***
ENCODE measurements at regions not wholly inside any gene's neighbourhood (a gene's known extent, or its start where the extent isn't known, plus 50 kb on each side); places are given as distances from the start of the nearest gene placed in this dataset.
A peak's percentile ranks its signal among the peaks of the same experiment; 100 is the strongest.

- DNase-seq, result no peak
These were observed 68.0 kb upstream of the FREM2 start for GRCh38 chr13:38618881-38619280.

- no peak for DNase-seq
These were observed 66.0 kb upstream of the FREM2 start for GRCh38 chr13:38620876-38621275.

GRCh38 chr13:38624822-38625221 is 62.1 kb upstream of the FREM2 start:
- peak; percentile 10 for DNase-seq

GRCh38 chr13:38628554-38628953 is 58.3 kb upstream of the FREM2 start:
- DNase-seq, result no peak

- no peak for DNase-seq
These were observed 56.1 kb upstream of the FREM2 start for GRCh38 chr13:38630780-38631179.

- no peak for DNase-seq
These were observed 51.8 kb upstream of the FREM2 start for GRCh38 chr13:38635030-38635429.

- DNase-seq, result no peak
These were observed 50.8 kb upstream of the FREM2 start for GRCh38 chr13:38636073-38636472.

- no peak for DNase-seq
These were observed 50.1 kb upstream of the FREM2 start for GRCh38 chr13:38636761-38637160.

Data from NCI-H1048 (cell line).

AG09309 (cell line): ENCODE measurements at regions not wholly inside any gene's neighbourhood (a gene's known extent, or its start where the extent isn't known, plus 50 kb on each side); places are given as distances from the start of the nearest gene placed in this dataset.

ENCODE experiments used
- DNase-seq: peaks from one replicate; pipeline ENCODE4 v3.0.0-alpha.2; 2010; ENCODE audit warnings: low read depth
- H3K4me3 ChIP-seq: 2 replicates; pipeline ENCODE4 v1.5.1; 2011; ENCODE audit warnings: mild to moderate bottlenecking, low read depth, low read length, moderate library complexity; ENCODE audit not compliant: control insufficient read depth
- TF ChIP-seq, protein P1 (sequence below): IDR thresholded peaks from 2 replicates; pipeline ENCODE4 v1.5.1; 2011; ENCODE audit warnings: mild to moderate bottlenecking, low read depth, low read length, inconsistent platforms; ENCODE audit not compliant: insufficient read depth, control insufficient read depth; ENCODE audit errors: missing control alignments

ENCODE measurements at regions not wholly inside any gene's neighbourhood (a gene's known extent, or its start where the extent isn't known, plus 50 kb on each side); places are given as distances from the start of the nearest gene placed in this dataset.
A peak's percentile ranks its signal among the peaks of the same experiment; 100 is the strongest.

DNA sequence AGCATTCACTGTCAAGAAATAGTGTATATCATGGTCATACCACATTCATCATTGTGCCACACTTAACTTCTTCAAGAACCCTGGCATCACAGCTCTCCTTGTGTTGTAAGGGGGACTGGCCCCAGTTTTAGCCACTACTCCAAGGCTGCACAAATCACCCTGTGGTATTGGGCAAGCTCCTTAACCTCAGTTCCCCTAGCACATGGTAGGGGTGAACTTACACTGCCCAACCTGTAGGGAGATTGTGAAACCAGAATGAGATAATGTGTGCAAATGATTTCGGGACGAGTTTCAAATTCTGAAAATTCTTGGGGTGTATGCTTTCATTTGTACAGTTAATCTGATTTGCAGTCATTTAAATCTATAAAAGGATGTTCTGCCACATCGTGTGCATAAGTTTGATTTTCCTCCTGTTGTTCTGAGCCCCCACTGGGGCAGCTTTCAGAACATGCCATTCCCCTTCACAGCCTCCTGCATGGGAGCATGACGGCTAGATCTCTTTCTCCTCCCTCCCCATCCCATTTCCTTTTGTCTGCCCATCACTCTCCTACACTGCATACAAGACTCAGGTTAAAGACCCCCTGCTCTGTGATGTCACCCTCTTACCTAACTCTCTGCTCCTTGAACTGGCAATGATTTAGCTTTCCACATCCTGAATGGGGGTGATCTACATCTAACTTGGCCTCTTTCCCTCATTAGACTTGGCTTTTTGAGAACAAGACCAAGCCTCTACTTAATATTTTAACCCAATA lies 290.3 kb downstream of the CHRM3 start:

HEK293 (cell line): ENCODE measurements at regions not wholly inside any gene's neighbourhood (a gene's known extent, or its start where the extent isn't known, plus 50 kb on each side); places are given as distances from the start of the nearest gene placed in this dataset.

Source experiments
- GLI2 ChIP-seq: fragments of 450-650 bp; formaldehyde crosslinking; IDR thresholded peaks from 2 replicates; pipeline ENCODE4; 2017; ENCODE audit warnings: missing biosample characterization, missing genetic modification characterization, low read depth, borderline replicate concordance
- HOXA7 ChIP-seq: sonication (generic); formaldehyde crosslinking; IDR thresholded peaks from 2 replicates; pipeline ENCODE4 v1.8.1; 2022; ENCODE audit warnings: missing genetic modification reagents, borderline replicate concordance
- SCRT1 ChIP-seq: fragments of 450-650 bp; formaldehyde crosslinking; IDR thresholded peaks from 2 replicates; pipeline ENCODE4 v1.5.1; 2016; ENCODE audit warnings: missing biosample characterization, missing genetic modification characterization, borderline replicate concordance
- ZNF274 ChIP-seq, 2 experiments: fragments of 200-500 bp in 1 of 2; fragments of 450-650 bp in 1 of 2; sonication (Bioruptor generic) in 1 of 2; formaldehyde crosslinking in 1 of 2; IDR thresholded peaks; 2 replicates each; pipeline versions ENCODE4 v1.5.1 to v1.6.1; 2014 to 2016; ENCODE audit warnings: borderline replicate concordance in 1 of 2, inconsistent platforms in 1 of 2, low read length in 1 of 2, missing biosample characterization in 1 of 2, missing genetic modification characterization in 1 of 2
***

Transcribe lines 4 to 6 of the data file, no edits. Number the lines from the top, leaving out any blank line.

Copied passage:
These were observed 68.0 kb upstream of the FREM2 start for GRCh38 chr13:38618881-38619280.

- no peak for DNase-seq
These were observed 66.0 kb upstream of the FREM2 start for GRCh38 chr13:38620876-38621275.